|Plot Summary of The Ha-Ha|
Little, Brown, Jan 2005, 23.95
Three decades ago while on his first month of duty in Viet Nam, Howard Kapostash suffered a head injury that devastated his communication abilities. Though his intelligence remained average, he no longer could speak, nor write or read. His emotional quotient was already lagging before the trauma and over the subsequent thirty years since has not developed. Howard shares his childhood home with Vietnamese-American Laurel, who makes specialty soups for local restaurants; and Steve and Harrison, two housepainters he calls to himself Nit and Nat.
Sylvia dumps her reticent nine-year-old child Ryan on Howard to take care of him while she is away, though he has no experience with children. This dysfunctional commune soon comes together as the four adults responsibly and lovingly rally for the child. As the quartet learn about what life is all about, Sylvia will return soon and take away their catalyst, but will each one slip back to indifference and irresponsibility?
Harriet Klausner, Resident Scholar
|"Howard is a Vietnam Veteran living in the house he inherited from his parents living with an unusual group of roommates. His roommates include a Texas-raised Vietnamese woman who runs a catering business and two young house painters. Howard suffered an injury in the war and although he is of normal intelligence, can no longer speak or write and communicates through gestures and noises. Howard has withdrawn from society except for the nuns at the convent where he mows the lawn and his group of roommates.
Sylvia, his high school girlfriend asks him to care for her nine year old son Ryan while she goes to a nearby drug rehab center. Howie is initially overwhelmed by the responsibility but begins to open up to the role of being a father figure. He even takes part in activities such as making breakfast, attending choir concerts and signing Ryan up for little league. Ryan's eight week stay with Howie brings Howie and his housemates closer together. As the time for Sylvia to return comes closer, Howie dreads her returning because he can barely remember life before Ryan. When Sylvia returns, what results is Howie's struggle with facing a life of his own once again."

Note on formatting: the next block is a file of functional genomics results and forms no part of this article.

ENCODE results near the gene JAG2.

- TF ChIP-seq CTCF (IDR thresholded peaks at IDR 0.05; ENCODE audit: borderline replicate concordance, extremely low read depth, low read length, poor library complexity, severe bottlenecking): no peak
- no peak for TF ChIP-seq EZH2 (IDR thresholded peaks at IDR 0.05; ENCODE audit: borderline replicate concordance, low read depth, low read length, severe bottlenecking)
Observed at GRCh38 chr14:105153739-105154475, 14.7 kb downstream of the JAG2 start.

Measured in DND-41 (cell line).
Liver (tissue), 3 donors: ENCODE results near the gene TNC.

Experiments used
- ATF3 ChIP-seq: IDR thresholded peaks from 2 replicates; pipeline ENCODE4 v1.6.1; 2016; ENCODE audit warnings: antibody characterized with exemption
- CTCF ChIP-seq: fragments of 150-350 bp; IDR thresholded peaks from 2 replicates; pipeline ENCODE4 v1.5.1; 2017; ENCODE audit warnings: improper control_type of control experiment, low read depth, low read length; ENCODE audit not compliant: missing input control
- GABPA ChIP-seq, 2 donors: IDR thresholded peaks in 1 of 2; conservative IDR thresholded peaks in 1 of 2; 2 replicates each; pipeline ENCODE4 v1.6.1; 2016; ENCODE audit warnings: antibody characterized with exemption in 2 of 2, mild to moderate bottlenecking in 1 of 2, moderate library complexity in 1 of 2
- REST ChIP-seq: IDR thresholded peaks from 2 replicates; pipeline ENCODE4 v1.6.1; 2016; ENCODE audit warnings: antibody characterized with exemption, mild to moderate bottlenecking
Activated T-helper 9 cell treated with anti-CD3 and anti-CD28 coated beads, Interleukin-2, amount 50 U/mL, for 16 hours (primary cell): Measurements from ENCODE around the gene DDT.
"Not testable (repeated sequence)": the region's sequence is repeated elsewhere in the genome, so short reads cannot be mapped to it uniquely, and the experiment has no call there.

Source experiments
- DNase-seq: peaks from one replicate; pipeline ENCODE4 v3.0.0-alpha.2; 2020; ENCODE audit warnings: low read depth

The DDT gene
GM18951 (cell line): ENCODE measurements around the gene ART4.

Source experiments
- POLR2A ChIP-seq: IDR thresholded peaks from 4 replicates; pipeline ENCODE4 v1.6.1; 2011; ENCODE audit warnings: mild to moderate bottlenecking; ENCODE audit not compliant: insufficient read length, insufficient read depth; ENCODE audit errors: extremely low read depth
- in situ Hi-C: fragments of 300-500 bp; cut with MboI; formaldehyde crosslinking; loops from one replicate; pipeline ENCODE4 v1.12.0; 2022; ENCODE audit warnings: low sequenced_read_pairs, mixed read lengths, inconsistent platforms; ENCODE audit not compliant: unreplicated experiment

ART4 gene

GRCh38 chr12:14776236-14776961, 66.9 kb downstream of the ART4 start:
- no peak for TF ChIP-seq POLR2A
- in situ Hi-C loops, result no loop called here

Sarah Polace, Resident Scholar
|Review Analysis of The Ha-Ha|
Our unique search engine provides a wealth of detail about books by breaking them down into many different literary elements, all of which are searchable (click here).
Ratings are on a 1-10 scale (Low to High)
Tone of book?
Time/era of story
- present (2000-2010)
Major part of story:
- unexpected child appears
- mental illness
- blue collar
- White (American)
How sensitive is this character?
- sensitive to others' feelings
- middling sensitive to others' feelings
Sense of humor
- Cynical sense of humor
- Mostly serious with occasional humor
- Smarter than most other characters
- very athletic
- average physique
How much of work is main antagonist actually present in:
- a substantial amount
How much descriptions of surroundings?
- 2 ()
- mostly 1st
- mostly 3rd
Accounts of torture and death?
- no torture/death
- generic/vague references to death/punishment
Sex in book?
What kind of sex:
- vague references
- descript of kissing
- a lot of play on words
- a lot of flashback and forwards
- a lot of stream of consciousness
- No single main character?
Amount of dialog
- significantly more dialog than descript
- roughly even amounts of descript and dialog
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Note: the views expressed here are only those of the reviewer(s).
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